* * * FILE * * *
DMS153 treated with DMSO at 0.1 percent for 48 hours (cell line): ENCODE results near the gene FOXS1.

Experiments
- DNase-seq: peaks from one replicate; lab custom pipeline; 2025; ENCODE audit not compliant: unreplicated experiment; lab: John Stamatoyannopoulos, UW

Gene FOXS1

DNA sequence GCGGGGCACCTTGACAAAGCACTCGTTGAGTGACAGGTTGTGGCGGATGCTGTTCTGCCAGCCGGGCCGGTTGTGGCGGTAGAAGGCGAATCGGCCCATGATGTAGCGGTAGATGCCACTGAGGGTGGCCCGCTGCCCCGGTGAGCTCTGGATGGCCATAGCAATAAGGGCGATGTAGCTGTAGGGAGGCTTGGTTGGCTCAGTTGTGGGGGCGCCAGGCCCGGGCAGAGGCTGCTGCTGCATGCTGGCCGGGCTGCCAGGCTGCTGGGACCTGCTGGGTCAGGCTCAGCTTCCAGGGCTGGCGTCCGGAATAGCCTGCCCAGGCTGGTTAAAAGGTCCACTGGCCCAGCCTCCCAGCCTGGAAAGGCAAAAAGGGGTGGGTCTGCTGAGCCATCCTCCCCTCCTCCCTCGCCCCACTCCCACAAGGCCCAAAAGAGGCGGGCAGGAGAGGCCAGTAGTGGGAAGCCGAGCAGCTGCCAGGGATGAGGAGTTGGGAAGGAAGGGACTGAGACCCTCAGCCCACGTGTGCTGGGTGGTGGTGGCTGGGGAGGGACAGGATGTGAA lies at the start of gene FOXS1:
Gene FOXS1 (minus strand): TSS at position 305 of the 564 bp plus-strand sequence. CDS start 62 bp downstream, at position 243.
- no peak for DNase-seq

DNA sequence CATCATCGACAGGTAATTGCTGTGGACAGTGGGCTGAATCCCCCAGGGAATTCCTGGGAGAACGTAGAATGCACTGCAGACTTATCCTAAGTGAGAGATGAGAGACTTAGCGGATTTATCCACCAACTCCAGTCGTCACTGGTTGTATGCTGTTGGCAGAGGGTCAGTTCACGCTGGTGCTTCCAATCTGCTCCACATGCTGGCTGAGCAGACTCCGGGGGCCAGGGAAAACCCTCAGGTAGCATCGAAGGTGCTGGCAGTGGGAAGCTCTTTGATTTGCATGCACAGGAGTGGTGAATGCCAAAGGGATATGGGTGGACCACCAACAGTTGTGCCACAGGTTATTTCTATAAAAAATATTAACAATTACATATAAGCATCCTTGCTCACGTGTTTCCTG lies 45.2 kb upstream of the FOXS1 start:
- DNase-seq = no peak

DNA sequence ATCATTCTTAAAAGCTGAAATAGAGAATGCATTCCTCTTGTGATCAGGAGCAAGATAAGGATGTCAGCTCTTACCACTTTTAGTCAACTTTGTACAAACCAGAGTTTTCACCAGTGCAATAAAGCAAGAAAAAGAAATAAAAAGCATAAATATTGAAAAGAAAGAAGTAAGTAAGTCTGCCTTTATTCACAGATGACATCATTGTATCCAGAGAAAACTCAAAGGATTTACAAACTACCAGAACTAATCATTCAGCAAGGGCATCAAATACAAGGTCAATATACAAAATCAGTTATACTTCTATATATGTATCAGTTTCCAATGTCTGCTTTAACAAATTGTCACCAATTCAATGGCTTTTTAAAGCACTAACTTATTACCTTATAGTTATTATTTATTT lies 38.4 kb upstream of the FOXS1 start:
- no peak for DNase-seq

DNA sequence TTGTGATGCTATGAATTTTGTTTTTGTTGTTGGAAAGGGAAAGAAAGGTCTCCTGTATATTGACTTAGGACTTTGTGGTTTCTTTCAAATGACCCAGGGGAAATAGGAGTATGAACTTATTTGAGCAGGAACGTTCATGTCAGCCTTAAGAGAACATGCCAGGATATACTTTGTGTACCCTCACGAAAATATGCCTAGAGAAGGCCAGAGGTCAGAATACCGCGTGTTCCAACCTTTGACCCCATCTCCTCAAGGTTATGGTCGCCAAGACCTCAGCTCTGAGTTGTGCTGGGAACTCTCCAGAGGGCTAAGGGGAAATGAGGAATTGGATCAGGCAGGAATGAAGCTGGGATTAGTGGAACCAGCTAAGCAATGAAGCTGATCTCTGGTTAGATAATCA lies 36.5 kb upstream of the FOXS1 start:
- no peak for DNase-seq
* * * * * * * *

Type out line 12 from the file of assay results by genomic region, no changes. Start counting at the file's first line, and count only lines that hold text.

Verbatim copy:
DNA sequence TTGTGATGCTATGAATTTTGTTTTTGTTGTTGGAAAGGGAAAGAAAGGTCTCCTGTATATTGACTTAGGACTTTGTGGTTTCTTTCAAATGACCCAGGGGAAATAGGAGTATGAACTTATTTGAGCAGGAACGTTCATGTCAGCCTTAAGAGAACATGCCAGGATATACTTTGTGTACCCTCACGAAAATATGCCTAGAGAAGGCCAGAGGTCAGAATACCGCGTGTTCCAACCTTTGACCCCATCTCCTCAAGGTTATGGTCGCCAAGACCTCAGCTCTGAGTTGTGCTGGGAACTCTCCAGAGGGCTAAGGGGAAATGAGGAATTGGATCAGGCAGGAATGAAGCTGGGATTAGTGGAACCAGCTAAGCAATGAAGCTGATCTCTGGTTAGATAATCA lies 36.5 kb upstream of the FOXS1 start: